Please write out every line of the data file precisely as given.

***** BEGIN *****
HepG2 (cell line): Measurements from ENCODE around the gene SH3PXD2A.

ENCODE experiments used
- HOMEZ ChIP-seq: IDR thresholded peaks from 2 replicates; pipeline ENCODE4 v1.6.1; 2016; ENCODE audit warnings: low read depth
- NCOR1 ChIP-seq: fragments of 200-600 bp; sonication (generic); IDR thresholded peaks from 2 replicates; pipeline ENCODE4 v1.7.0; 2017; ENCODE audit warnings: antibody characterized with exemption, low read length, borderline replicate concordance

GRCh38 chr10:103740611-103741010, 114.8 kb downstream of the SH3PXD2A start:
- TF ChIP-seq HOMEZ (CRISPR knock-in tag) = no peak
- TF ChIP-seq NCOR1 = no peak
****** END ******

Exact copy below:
HepG2 (cell line): Measurements from ENCODE around the gene SH3PXD2A.

ENCODE experiments used
- HOMEZ ChIP-seq: IDR thresholded peaks from 2 replicates; pipeline ENCODE4 v1.6.1; 2016; ENCODE audit warnings: low read depth
- NCOR1 ChIP-seq: fragments of 200-600 bp; sonication (generic); IDR thresholded peaks from 2 replicates; pipeline ENCODE4 v1.7.0; 2017; ENCODE audit warnings: antibody characterized with exemption, low read length, borderline replicate concordance

GRCh38 chr10:103740611-103741010, 114.8 kb downstream of the SH3PXD2A start:
- TF ChIP-seq HOMEZ (CRISPR knock-in tag) = no peak
- TF ChIP-seq NCOR1 = no peak